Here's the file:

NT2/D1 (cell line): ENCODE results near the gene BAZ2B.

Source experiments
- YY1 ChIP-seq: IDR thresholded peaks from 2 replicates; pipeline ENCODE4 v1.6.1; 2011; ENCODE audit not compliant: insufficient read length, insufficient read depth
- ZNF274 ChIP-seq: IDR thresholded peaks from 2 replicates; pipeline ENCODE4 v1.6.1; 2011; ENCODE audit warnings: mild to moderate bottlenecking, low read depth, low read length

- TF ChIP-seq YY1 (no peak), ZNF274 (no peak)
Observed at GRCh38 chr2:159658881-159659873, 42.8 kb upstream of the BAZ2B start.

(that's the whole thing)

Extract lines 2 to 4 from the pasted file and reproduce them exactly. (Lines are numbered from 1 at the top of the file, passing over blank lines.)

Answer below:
Source experiments
- YY1 ChIP-seq: IDR thresholded peaks from 2 replicates; pipeline ENCODE4 v1.6.1; 2011; ENCODE audit not compliant: insufficient read length, insufficient read depth
- ZNF274 ChIP-seq: IDR thresholded peaks from 2 replicates; pipeline ENCODE4 v1.6.1; 2011; ENCODE audit warnings: mild to moderate bottlenecking, low read depth, low read length